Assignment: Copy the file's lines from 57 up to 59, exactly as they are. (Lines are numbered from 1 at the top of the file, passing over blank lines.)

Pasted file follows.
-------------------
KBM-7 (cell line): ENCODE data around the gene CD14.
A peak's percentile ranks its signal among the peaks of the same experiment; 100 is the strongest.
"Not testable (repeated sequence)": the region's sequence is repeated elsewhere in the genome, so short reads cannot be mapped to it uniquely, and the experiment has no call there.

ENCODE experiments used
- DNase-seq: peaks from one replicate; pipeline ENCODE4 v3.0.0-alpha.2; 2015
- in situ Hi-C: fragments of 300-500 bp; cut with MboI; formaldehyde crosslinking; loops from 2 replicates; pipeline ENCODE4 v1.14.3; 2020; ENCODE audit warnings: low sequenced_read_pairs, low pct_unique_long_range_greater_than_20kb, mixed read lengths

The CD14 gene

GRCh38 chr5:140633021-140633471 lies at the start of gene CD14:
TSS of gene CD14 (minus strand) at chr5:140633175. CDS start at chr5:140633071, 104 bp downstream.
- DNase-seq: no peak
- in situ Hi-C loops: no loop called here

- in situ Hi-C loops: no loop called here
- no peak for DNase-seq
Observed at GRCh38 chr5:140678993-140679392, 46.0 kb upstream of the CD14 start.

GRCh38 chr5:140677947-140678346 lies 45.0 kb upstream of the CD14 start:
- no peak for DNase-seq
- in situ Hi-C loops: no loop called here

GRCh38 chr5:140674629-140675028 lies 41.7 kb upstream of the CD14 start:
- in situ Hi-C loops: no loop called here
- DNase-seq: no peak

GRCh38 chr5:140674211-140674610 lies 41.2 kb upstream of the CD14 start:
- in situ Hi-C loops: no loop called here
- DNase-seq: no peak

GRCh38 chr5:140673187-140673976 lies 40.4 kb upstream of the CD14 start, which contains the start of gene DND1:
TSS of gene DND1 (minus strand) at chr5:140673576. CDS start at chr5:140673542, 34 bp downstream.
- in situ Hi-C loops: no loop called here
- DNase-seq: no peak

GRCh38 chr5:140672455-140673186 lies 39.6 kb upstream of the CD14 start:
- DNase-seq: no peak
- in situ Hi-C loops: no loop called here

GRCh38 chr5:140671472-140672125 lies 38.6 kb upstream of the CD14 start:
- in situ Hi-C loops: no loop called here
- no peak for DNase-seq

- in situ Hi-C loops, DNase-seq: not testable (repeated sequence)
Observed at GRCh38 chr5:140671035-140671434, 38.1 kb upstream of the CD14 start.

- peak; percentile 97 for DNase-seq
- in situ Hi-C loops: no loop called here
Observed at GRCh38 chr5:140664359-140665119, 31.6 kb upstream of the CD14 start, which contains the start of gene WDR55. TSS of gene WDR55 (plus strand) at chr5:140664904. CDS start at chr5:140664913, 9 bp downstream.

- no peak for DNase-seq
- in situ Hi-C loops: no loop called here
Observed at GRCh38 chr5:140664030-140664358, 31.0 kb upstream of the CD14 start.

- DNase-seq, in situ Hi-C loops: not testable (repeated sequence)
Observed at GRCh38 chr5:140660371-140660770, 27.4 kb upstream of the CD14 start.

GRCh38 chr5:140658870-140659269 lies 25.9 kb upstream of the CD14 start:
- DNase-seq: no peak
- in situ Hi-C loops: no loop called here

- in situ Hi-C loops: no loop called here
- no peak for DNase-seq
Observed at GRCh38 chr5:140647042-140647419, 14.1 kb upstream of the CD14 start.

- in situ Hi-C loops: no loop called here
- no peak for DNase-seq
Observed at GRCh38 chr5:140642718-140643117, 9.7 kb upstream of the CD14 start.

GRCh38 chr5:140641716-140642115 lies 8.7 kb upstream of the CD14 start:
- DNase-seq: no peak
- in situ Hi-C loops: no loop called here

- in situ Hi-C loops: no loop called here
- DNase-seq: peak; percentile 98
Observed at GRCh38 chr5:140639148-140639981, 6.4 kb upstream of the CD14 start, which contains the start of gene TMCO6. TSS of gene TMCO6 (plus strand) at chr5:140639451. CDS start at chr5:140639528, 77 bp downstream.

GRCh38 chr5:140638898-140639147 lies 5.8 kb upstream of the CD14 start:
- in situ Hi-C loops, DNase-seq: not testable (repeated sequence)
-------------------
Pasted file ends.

- DNase-seq: peak; percentile 98
Observed at GRCh38 chr5:140639148-140639981, 6.4 kb upstream of the CD14 start, which contains the start of gene TMCO6. TSS of gene TMCO6 (plus strand) at chr5:140639451. CDS start at chr5:140639528, 77 bp downstream.

GRCh38 chr5:140638898-140639147 lies 5.8 kb upstream of the CD14 start: